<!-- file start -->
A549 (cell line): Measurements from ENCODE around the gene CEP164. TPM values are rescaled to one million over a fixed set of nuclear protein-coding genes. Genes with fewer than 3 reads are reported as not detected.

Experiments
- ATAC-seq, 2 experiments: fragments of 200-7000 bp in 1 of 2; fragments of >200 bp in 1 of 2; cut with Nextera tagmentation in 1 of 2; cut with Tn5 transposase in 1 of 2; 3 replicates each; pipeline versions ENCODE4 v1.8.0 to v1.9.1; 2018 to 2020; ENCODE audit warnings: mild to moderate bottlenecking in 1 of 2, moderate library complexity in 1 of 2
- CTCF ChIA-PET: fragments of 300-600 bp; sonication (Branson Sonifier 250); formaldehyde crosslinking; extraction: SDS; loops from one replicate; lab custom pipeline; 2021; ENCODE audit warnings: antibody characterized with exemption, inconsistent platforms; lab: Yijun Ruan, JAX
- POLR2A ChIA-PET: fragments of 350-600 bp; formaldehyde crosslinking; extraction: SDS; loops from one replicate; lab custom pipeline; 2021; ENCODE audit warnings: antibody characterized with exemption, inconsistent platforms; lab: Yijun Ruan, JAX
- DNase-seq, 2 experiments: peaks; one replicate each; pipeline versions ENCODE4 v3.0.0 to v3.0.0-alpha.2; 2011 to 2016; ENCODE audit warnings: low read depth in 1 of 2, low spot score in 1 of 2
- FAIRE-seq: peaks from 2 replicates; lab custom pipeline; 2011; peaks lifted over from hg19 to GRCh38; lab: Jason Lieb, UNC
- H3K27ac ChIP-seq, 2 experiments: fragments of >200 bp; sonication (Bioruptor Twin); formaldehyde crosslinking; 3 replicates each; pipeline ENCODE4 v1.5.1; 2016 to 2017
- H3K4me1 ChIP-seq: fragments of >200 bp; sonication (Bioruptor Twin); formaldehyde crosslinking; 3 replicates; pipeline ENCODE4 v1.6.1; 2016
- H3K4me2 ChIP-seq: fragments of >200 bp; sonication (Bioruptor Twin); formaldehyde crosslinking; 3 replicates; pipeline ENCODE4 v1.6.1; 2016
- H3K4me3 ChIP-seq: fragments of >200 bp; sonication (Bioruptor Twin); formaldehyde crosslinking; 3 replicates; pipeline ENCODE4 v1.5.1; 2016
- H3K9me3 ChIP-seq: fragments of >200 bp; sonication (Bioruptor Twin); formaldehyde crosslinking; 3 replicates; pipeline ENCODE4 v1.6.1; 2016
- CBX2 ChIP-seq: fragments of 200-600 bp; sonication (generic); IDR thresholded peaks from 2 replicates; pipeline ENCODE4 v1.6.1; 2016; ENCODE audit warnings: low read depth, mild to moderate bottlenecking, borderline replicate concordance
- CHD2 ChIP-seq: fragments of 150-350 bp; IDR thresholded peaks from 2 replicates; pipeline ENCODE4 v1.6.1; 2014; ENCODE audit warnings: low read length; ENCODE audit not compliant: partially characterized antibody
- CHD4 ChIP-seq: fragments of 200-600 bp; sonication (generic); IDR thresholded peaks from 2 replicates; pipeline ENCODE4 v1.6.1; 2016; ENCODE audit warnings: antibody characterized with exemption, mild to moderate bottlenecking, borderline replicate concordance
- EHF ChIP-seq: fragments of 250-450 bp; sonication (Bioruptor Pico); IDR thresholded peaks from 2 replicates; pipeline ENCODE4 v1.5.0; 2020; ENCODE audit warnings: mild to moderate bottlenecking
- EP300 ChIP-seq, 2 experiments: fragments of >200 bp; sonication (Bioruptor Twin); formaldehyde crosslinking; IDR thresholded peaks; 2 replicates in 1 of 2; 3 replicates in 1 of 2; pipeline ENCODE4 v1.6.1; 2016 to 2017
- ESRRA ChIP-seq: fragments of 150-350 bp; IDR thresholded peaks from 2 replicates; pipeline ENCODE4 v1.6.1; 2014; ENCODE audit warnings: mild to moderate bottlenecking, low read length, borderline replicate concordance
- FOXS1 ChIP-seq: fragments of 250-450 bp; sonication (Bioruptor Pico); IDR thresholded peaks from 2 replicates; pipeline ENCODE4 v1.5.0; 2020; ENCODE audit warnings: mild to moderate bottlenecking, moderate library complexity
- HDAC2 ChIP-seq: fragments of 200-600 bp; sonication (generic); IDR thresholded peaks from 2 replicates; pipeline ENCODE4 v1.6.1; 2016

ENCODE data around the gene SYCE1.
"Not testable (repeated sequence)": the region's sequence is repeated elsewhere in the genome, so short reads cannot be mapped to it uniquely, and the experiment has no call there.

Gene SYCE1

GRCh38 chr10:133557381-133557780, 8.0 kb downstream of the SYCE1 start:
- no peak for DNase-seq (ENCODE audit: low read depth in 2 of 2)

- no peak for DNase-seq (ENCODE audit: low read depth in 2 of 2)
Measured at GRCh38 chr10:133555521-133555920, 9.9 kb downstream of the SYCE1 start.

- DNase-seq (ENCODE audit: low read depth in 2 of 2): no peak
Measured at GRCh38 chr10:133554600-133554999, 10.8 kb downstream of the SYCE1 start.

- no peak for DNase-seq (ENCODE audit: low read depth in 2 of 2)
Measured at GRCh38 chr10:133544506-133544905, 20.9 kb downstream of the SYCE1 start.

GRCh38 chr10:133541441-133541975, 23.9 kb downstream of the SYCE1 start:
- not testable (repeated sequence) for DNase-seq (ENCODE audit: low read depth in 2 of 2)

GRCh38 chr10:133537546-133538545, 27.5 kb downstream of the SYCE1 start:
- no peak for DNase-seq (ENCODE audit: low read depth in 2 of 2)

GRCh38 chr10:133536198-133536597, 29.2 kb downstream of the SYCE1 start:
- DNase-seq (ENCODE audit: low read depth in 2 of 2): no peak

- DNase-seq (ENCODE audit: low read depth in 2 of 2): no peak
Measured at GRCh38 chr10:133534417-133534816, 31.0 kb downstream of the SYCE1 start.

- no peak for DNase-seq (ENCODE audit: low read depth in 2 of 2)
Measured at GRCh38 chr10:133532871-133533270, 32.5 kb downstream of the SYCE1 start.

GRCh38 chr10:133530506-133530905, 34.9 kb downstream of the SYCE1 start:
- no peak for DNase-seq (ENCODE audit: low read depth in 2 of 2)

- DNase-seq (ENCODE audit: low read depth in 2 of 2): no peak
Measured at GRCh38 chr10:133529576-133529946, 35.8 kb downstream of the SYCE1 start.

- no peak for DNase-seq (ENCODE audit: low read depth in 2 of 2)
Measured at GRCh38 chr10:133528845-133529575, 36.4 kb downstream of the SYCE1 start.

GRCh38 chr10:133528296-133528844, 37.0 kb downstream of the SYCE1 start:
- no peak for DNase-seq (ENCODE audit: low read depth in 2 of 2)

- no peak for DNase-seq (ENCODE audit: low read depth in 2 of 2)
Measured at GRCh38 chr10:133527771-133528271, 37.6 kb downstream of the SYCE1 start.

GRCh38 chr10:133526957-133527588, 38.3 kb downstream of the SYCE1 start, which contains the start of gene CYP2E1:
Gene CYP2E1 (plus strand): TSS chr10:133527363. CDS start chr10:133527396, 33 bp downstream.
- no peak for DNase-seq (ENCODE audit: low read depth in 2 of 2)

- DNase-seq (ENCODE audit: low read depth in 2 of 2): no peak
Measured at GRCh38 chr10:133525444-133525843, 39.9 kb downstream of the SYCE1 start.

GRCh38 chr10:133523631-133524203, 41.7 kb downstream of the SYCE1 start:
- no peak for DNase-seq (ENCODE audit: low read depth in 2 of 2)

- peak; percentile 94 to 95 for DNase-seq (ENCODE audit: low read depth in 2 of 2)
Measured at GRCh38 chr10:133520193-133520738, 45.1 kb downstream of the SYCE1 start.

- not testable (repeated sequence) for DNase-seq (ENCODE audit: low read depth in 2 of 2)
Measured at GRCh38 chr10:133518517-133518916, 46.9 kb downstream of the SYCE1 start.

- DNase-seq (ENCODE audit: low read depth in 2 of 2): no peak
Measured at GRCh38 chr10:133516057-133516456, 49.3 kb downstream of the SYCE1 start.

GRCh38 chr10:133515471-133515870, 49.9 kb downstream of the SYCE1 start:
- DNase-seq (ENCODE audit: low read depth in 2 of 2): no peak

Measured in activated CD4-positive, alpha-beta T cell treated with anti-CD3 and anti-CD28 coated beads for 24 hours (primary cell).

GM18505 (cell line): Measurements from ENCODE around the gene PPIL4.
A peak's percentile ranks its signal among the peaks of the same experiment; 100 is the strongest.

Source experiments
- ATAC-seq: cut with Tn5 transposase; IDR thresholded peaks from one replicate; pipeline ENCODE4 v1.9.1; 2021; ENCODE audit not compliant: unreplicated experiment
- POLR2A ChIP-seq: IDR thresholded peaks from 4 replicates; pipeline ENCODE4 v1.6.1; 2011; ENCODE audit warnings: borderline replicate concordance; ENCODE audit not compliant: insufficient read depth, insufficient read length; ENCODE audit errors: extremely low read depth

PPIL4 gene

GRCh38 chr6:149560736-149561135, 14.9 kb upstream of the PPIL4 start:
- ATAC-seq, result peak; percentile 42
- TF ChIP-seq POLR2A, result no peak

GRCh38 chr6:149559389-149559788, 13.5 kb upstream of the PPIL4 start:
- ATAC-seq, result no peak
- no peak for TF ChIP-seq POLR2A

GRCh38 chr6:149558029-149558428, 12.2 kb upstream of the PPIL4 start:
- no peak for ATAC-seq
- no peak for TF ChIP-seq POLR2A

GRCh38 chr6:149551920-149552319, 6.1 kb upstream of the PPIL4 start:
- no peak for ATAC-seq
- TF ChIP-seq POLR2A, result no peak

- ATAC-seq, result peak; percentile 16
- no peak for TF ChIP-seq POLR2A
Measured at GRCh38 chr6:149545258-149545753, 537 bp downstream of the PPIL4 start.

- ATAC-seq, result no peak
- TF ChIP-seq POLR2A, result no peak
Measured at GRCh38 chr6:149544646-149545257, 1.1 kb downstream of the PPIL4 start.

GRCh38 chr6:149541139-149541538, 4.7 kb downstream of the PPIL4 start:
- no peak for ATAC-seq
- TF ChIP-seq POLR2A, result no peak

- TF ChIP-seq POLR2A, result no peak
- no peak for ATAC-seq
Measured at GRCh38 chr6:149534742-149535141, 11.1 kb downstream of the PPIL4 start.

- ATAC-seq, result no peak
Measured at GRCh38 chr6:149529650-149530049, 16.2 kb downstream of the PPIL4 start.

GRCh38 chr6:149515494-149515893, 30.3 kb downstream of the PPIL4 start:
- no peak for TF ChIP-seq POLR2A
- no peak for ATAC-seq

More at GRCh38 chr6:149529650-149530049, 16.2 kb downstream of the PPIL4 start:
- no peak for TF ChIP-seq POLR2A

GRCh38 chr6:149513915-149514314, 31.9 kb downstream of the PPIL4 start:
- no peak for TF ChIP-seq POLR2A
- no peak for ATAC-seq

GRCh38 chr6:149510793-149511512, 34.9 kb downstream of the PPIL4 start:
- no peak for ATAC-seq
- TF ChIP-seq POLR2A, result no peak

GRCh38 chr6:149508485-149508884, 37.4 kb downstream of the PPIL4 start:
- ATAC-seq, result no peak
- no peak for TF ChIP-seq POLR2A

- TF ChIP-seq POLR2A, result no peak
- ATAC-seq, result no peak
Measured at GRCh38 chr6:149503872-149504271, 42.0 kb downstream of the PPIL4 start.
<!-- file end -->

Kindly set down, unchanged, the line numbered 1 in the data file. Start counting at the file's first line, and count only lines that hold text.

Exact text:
A549 (cell line): Measurements from ENCODE around the gene CEP164. TPM values are rescaled to one million over a fixed set of nuclear protein-coding genes. Genes with fewer than 3 reads are reported as not detected.